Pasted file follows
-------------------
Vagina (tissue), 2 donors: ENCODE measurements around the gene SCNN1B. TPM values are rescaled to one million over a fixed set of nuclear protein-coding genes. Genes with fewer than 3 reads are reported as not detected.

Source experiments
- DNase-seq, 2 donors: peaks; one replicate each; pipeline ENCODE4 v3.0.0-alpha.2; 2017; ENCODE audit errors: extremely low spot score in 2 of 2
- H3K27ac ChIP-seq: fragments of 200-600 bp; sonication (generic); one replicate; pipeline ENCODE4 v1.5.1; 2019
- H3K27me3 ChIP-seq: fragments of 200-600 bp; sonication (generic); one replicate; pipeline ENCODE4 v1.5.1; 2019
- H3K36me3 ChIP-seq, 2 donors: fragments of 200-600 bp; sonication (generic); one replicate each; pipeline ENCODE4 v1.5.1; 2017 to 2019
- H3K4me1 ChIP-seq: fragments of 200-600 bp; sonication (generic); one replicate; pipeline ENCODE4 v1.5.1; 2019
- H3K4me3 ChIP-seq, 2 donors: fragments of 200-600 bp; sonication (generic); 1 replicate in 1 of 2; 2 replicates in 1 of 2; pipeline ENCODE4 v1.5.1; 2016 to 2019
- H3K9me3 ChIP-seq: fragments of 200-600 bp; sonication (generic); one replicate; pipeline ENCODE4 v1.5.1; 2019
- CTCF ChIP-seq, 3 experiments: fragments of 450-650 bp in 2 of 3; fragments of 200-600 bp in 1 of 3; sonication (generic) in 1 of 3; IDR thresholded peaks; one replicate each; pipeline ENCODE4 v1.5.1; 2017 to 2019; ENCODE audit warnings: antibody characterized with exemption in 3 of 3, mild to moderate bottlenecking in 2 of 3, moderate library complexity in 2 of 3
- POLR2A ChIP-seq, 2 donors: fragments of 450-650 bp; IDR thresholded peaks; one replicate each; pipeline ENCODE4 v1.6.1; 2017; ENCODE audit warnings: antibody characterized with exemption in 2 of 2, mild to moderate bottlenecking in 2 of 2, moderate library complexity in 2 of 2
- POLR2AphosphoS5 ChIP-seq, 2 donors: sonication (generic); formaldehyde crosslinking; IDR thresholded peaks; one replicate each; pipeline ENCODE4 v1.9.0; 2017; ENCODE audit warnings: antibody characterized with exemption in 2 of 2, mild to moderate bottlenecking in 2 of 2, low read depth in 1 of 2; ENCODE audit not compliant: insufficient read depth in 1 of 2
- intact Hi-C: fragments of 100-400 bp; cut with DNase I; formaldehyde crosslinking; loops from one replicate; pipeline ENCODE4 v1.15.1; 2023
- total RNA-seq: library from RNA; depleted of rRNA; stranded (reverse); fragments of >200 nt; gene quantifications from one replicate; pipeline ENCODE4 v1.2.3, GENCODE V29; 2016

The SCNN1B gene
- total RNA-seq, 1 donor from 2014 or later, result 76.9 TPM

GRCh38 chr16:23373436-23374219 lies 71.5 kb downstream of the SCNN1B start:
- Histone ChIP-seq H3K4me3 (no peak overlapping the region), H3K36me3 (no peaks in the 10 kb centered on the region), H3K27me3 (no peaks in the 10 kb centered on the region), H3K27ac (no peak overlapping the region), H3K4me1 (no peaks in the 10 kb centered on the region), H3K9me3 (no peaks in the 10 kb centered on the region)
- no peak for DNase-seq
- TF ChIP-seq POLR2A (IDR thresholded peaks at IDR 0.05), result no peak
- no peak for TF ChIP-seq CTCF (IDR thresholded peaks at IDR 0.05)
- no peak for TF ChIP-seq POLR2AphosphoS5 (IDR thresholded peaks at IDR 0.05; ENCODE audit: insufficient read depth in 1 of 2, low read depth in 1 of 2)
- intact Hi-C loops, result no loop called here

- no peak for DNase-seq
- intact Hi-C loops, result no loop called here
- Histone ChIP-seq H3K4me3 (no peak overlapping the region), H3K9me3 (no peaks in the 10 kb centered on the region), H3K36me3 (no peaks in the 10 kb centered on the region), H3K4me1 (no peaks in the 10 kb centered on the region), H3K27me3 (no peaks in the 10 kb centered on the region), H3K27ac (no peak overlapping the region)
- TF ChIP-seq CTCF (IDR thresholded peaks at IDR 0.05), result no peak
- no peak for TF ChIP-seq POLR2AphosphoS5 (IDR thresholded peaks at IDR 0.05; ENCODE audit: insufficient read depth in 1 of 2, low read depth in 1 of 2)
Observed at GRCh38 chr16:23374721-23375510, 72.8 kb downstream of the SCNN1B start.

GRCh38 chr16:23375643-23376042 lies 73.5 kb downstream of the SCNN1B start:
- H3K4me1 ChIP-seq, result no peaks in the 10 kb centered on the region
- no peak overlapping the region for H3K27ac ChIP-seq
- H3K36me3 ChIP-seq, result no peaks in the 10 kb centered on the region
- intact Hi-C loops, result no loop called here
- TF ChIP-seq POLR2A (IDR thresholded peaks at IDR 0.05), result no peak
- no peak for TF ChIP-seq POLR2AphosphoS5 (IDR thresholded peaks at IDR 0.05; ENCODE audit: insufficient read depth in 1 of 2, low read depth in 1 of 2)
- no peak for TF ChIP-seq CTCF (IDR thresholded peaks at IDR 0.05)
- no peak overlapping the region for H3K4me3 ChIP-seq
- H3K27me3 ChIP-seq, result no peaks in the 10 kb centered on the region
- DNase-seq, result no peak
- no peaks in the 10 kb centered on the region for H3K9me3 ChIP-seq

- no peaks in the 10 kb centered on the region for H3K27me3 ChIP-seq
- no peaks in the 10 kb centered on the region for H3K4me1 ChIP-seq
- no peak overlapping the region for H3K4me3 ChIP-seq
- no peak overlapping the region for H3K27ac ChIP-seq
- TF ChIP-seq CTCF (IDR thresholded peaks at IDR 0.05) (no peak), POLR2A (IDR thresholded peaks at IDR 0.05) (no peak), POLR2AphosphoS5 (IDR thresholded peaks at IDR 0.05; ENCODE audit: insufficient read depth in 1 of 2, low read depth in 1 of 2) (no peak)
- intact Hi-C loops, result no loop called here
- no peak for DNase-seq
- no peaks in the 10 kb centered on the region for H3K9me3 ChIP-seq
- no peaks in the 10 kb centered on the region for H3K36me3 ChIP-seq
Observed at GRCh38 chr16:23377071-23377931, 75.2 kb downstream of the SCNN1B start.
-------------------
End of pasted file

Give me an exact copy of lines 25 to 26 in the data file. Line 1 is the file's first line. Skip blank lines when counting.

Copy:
- intact Hi-C loops, result no loop called here
- Histone ChIP-seq H3K4me3 (no peak overlapping the region), H3K9me3 (no peaks in the 10 kb centered on the region), H3K36me3 (no peaks in the 10 kb centered on the region), H3K4me1 (no peaks in the 10 kb centered on the region), H3K27me3 (no peaks in the 10 kb centered on the region), H3K27ac (no peak overlapping the region)